Shark Week Culture

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It’s time for a confession. In addition to my passions for travel, culture, history, and journalism…lies a completely different interest. They’re known to some as ‘killing machines,’ they have scared people from entering the depths of the ocean, and they are highly misunderstood: sharks.

Their reputation labels them as vicious, dangerous creatures, yet there is much more to sharks. My fascination with them began in elementary school. Our teacher instructed us to give a presentation on any topic of our liking. At the time, my mom and I brainstormed ideas, and we concluded that sharks might be fun to explore. Off we went to the library to gather books, and even some educational DVDs. I couldn’t stop learning enough about them – their hunting patterns, their behaviors, and their interaction with mankind. As I revealed in an earlier post, I’d love the opportunity to see great whites. Maybe not from a cage (that’s risky even for someone utterly fascinated), but certainly from the safety of a boat in their natural habitat.

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You can imagine my (continued) excitement when I first watched Jaws. The film portrays the great white as a human hunter, but in reality, sharks often confuse humans with small animals. As predators, sharks sample a bite from prey and will only return if they like the taste. It is not surprising to hear of attacks on surfers (mistaken for seals or turtles), or ‘surprise’ attacks on swimmers who enter murky waters. Peter Benchley, author of Jaws, has written several other books about his encounters with sharks. In Shark Troublehe discusses types of sharks, water safety, and his own appreciation of them.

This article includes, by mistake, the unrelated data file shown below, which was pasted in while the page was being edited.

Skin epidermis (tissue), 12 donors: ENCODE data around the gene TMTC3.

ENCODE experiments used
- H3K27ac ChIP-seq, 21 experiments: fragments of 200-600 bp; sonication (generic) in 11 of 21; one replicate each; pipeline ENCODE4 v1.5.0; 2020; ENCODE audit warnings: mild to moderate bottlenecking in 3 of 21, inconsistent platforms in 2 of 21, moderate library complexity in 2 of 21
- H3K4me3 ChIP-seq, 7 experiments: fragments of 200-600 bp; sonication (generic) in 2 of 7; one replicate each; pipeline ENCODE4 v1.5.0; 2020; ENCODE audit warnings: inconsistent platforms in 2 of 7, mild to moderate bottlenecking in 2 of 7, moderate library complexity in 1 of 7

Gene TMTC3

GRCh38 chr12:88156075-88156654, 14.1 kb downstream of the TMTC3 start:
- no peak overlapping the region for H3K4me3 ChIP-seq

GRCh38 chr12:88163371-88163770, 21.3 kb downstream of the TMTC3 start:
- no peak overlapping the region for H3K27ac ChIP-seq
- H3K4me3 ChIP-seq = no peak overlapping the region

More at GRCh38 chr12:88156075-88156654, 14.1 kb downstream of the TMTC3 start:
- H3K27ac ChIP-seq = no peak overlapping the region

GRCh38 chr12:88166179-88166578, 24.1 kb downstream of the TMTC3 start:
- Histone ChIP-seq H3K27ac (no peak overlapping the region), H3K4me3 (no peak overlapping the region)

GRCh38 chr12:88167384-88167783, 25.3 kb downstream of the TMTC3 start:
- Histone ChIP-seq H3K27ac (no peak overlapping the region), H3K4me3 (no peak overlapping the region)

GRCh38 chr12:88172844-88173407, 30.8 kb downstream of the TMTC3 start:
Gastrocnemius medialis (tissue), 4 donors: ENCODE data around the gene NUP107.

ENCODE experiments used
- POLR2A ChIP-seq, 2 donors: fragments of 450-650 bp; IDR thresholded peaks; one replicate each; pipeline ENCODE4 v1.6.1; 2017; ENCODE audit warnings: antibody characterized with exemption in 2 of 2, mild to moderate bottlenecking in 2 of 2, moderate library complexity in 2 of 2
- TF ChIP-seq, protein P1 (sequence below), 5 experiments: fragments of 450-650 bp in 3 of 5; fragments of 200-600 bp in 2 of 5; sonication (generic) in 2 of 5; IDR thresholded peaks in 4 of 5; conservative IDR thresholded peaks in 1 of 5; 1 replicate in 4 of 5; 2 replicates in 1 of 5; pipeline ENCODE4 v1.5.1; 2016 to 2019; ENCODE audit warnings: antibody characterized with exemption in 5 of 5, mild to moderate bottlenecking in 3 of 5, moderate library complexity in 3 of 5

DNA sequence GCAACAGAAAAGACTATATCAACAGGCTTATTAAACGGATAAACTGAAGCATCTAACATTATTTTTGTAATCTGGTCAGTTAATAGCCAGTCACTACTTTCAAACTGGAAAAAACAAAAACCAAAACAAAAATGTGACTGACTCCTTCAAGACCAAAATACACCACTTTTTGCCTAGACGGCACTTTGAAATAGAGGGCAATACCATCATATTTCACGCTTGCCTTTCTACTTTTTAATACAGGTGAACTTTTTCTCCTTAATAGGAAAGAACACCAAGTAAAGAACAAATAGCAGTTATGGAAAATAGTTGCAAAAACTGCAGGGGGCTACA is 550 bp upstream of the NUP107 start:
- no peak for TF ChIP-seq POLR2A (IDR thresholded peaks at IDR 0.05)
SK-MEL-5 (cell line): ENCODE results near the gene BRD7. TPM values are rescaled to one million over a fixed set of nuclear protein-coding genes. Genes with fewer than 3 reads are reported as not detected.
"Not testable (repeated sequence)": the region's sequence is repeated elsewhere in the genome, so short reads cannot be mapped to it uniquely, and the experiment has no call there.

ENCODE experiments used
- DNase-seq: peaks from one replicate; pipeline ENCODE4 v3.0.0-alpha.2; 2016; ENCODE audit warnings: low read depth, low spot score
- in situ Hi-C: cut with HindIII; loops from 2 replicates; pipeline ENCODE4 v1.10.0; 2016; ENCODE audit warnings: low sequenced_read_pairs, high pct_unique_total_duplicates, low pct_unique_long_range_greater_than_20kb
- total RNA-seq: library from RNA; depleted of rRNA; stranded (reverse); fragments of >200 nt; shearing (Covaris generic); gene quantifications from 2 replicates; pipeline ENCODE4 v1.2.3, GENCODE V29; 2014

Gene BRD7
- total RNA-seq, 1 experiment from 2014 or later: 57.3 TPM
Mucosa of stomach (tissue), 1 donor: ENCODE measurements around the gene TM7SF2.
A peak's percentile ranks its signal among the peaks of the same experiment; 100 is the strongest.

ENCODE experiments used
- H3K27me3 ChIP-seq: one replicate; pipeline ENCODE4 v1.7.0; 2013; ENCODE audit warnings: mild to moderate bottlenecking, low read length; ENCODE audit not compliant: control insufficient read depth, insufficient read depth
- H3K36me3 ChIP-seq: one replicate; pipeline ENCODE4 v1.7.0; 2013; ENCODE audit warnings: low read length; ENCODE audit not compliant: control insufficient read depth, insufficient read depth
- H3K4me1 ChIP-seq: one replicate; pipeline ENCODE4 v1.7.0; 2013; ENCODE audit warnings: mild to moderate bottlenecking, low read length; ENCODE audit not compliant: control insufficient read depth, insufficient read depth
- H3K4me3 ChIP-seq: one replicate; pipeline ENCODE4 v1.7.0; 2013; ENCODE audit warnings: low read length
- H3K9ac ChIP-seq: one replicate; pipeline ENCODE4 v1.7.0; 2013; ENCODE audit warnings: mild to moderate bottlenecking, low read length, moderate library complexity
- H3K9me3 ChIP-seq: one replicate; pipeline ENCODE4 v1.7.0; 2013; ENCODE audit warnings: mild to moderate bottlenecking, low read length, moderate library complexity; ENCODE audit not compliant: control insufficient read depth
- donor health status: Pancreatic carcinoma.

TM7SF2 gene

“The ocean is the only alien and potentially hostile environment on the planet into which we tend to venture without thinking about the animals that live there, how they behave, how they support themselves, and how they perceive us.” – Peter Benchley.

Unfortunately, humans pose more danger to sharks than vice versa. Wanted for their fins or for the thrill of the catch, thousands of sharks fall prey to fishermen. In some countries, shark fin soup even denotes a level of class, or social status. Learn more about shark protection initiatives here.


Earlier this summer, a shark attacked a man at Ballston Beach in Truro, Massachusetts. He survived after brief hospitalization. And who could forget the photo of the man chased by a shark while kayaking?

Photo credit: WBUR.


This week marks the Discovery Channel annual pop culture spectacle of Shark Week. The show first aired in 1987. Programming features “air jaws,” a glimpse at “How Jaws Has Changed the World,” shark attack videos, and much more. Plenty of people seem excited about it on Twitter and Facebook these days.

What do you think of sharks? Do you watch Shark Week or have you ever seen Jaws? How does one pop culture phenomenon translate in other cultures?

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